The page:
Committee to be formed to avoid vaccination chaos

Uggah in an interview with Dr Jeniri Amir on TVS’ Twenty30 programme.

KUCHING: Deputy Chief Minister Datuk Amar Douglas Uggah Embas said Chief Minister Datuk Patinggi Abang Johari Tun Openg had instructed that a committee be set up to plan the implementation of the Covid-19 vaccination programme.

“Sarawak is very big, and logistics need to be properly arranged so that not only those in the urban areas will get the vaccine, but also the rural communities,” he said in an interview titled ‘Covid-19 Immunisation Programme in Sarawak’ with host, senior fellow of the Malaysian Council of Professors (MPN) Dr Jeniri Amir, broadcast on TVS’ Twenty30 programme on Monday night. 

Uggah said the Ministry of Health (MoH) also conducted a dry run to Belaga last month because the Pfizer-BioNTech vaccine needed to be stored in an ultra-cold freezer at -75°C.

“In Sarawak, seven locations have been identified for storage and the vaccine will be kept there in the freezers, but we cannot place them there for more than five hours. This means that within five hours, the vaccine must be administered to humans.”

Uggah, who is also the Sarawak Disaster Management Committee (SDMC) chairman, added during the committee meeting, the Divisional Disaster Management Committees had suggested locations where people should get the vaccine and the type of vehicles suitable to be used to transport the vaccine in order to reach the targeted areas.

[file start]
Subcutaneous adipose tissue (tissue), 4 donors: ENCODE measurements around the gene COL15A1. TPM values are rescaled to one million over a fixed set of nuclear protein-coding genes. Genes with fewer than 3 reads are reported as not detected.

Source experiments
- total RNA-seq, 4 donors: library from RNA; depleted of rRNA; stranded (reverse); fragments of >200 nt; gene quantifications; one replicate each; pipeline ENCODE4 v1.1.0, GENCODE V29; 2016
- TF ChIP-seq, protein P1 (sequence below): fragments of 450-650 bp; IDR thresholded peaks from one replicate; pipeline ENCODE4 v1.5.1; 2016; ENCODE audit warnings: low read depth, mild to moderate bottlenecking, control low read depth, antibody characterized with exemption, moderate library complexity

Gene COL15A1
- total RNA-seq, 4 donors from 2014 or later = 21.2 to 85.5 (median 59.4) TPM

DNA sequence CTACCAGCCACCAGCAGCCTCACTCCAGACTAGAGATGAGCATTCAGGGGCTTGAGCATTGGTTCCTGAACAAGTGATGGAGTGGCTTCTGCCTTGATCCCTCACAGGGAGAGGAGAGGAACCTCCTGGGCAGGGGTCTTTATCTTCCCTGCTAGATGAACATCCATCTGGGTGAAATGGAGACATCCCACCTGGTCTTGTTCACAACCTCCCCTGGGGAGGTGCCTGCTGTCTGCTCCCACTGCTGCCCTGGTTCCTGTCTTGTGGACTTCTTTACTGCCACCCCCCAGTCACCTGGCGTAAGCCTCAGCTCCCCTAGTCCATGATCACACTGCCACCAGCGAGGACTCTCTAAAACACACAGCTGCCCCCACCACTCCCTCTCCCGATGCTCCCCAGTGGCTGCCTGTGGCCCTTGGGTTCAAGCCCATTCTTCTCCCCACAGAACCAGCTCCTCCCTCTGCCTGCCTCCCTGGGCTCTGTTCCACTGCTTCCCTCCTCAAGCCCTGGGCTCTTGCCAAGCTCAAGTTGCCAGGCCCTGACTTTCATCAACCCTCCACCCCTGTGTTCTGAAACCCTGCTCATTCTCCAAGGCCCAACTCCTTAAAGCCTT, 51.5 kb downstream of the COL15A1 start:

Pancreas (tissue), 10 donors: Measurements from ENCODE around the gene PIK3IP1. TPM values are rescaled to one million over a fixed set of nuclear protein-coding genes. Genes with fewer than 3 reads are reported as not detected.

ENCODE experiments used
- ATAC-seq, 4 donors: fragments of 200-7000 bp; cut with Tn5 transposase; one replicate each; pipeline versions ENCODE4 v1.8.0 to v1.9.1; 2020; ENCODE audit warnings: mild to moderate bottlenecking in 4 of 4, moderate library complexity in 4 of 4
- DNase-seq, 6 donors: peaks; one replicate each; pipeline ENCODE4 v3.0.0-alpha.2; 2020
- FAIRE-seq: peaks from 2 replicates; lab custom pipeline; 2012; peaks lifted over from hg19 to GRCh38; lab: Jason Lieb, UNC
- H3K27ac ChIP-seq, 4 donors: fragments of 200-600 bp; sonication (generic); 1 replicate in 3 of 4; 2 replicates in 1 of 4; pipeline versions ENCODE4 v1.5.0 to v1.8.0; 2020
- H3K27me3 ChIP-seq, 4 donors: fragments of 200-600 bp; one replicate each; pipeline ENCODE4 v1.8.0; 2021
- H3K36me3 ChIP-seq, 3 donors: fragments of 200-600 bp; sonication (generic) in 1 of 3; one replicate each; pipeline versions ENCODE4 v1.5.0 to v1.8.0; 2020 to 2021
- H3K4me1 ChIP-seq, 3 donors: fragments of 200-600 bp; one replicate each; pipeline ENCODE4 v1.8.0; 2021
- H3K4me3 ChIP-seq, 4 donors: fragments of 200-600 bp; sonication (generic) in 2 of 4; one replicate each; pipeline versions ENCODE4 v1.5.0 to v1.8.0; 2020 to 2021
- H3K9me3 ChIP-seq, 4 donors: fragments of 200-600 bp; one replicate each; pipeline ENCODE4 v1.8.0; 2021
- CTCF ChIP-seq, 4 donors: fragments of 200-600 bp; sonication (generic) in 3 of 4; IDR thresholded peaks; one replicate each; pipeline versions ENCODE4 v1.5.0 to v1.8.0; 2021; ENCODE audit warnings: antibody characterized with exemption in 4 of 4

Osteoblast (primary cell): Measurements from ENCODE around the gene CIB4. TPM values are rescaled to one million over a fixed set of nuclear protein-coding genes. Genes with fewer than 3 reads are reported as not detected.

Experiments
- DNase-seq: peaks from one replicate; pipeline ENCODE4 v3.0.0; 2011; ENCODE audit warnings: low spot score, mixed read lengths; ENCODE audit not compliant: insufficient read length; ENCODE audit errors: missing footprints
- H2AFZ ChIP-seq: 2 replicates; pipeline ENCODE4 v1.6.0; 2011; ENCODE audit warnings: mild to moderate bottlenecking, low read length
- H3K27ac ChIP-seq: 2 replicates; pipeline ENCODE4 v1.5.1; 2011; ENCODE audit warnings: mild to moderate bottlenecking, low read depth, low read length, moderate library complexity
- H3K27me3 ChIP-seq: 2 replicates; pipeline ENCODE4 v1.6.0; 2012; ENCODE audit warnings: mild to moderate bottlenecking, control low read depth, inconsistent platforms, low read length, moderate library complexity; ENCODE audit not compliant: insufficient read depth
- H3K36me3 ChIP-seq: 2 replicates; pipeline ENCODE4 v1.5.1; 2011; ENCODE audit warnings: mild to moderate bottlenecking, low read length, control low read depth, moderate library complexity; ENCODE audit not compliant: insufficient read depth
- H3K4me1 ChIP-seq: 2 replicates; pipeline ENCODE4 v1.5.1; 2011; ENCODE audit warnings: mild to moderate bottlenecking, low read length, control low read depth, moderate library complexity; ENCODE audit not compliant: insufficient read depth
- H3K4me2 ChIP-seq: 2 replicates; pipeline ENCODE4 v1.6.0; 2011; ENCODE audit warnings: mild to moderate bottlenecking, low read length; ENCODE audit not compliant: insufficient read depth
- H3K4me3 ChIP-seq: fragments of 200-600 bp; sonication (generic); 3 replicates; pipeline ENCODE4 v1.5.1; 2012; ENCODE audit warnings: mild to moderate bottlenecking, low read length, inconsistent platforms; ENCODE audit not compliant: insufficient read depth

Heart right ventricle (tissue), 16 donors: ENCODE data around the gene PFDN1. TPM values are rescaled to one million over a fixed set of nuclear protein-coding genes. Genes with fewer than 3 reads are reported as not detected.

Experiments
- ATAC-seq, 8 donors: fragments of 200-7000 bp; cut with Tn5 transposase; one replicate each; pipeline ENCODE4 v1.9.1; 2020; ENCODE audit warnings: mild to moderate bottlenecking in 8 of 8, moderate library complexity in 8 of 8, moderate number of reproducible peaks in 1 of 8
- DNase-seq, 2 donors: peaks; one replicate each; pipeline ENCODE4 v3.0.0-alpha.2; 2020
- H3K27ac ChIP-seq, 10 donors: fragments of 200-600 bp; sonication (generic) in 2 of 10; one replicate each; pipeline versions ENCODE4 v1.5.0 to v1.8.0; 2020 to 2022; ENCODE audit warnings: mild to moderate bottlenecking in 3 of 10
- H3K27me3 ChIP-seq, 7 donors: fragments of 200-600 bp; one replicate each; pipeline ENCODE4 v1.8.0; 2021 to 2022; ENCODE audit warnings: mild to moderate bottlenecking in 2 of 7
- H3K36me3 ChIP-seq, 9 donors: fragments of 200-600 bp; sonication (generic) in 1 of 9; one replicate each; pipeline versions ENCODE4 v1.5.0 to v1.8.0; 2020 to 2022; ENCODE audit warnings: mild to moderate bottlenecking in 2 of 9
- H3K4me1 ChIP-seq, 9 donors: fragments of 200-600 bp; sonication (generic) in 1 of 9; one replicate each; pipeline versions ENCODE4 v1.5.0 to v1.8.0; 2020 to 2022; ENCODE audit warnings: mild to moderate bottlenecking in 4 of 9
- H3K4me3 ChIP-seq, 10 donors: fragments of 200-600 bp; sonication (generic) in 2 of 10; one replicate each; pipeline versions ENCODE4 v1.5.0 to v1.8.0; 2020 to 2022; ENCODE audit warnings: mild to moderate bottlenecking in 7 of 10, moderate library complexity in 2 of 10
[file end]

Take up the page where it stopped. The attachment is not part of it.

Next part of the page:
“There is a need for more manpower to look after security and to further control the situation. And as Covid-19 is still around, physical distancing also needs to be observed.

“…and we also look at the problems faced on vaccine implementation. In the United States, one of its citizens had to wait for seven to eight hours just to get the vaccine due to long queues. Therefore, this is the area we want to avoid.”

Asked whether there would be any challenges when carrying out the vaccine programme, Uggah said as this process was something new, those administering the vaccine shots would need to adapt as there were certain SOPs to follow.

“The second challenge is how to make sure that the vaccine will be delivered to the rural areas, which could be as far as the Indonesian border, safely.

“Therefore, the types of vehicles to be used to transport the vaccines need to be carefully arranged.”

Uggah hoped that in Sarawak, the MoH’s guidelines of allowing those above 18 years old to be vaccinated could be followed.

“In Sarawak, we have a population of 2.01 million, but the decision has also been made to give the vaccines to non-Malaysians in Sarawak, which also include foreign workers.”

He added, the vaccination programme in the state would be done in three phases, with some 97,000 frontliners to be vaccinated first, followed by high-risk groups, and the general public.